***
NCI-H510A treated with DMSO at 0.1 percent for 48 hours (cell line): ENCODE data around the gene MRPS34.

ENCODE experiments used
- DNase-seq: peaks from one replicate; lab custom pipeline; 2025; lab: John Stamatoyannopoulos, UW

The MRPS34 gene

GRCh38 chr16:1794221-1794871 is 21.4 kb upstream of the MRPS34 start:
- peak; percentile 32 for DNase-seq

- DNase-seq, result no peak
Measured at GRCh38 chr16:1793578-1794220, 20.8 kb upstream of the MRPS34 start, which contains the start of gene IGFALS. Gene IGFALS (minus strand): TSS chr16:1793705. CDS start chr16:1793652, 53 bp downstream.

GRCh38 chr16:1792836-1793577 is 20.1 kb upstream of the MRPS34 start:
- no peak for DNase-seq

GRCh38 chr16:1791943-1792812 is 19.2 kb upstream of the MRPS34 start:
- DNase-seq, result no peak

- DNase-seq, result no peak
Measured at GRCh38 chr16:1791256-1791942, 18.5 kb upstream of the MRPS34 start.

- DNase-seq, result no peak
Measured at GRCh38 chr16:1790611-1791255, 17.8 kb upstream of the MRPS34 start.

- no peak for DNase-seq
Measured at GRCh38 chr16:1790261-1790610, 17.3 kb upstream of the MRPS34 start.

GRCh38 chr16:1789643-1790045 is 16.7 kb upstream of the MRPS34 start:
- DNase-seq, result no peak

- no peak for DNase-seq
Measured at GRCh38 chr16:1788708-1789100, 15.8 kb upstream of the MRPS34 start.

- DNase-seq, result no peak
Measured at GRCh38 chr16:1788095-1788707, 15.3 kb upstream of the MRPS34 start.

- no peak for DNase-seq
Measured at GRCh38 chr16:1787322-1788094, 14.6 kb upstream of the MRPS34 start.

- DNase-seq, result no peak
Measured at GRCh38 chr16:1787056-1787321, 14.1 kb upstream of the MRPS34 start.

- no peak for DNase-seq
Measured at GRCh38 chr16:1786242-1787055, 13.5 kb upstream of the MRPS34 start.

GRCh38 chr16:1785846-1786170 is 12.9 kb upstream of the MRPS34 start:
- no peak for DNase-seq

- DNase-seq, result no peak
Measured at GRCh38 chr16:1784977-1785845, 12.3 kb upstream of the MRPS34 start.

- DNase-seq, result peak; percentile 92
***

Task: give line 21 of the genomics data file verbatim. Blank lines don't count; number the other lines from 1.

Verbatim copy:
- no peak for DNase-seq